As exciting development plans for Portman Road commence for the first time in almost 20 years, this article reflects on the ground’s place in history and significance to Ipswich Town while it comes close to 140 years old as a football stadium. Reporting by Jolyon Wright.
Portman Road has been the home of Ipswich Town’s football since 1884, before the club even turned professional in 1936.
The stadium, located in the heart of Ipswich, is one of the oldest in Britain still in use today.
It has seen the ups and downs of English football, witnessing First Division and UEFA Cup victories, as well as play-off heartbreaks and relegations.
The team now sit in Sky Bet League One, finishing in 11th position and 13 points off play-off positions this season.
Ipswich have clear ambitions of reaching the heights of their past thanks to new ownership and changes in atmosphere around the club.
The stadium developments are symbolic of this change, exciting anyone affiliated with the club, and certainly bode well for the future.
Prior to the settling of the football team, Portman Road was primarily used as a rugby ground and to entertain cricket in the summer months.
The Tractor Boys, as Ipswich are commonly known, moved to Portman Road just six years after they were formed in 1878.
Despite a very gradual approach to the stadium development, Portman Road became one of the first grounds to introduce goal nets in 1890.
Nonetheless, it was a significant improvement on their former home – Broomhill Park. They would play on muddy pitches and use the local pub as dressing rooms, reminiscent of today’s Sunday League Football which is loved for its humour and fights more than the quality of football on show.
After turning professional, Town first sprang into prominence with the appointment of Sir Alf Ramsey in 1956.
Over a period of six years, the team progressed from the Third Division (South) to the First Division Championship, bringing all three titles home to Portman Road along the way.
Ramsey became the first of two Ipswich Town managers to leave for the England National team job after success at Ipswich, with the second, Sir Bobby Robson, being appointed in 1969.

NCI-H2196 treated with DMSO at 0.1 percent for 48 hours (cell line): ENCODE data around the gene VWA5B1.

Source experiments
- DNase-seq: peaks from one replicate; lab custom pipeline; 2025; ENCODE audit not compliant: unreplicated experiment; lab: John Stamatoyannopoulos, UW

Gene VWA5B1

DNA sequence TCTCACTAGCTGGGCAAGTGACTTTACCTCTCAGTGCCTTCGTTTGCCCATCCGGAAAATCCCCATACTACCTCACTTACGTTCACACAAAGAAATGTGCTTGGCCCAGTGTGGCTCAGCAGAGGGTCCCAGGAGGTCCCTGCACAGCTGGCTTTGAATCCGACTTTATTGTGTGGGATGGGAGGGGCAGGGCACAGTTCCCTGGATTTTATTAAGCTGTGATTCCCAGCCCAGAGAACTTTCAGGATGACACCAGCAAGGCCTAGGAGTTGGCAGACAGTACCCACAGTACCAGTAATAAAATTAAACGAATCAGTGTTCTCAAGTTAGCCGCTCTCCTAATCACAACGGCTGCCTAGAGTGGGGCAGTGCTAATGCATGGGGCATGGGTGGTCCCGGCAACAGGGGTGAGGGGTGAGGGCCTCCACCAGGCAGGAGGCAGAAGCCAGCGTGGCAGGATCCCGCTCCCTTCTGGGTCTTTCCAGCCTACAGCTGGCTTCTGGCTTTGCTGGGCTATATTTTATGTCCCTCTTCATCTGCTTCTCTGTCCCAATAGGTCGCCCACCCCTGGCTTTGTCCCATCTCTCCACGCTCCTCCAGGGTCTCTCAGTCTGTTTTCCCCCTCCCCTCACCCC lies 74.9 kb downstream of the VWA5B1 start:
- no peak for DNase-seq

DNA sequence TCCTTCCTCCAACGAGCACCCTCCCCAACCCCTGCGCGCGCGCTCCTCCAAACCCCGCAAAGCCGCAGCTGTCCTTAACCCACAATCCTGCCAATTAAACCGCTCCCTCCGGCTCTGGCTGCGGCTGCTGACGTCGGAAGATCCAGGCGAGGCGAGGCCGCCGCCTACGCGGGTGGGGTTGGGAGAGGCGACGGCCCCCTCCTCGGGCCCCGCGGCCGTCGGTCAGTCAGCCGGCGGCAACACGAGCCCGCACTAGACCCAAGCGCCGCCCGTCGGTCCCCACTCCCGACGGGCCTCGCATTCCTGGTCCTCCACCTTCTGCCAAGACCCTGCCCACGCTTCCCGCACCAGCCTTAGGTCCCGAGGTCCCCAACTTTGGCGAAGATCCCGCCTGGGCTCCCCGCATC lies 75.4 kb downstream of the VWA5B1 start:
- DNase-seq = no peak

Robson reintroduced Ramsey’s winning ways with a FA Cup victory in 1978, exactly 100 years after the club was formed. This was followed by winning the prestigious UEFA Cup in 1981, where Ipswich crucially gained a 3-0 advantage over AZ’67 in the first leg of the final at Portman Road.
Both of these club legends have been immortalised using the stadium. Both have a stand in their name, as well as a road running alongside Portman Road being named Sir Alf Ramsey Way. The World Cup-winning manager also has a statue where the corner of his road and Portman Road meet.
Continuing the acknowledgement of their most impressive achievements, the grounds have been used to pay tribute to arguably Town’s greatest-ever player Kevin Beattie after his passing in 2018.
A statue has been erected with the defender having won the FA Cup, UEFA Cup and inaugural 1972/73 PFA Young Player of the Year while at Portman Road.
The Premier League debuted in the same year as Town returned to the top flight and Portman Road is one of only 60 stadiums to have hosted English football’s new first division.
After fluttering between the leagues, Ipswich achieved their highest league finish since the 1981/82 season, coming fifth in the 2000/01 Premier League campaign.
Portman Road has also had the honour of being written into international football history. It has hosted numerous England Youth matches as well as a senior international friendly against Croatia in 2003.
The stadium has served other events too, hosting athletics meetings, international hockey and music concerts.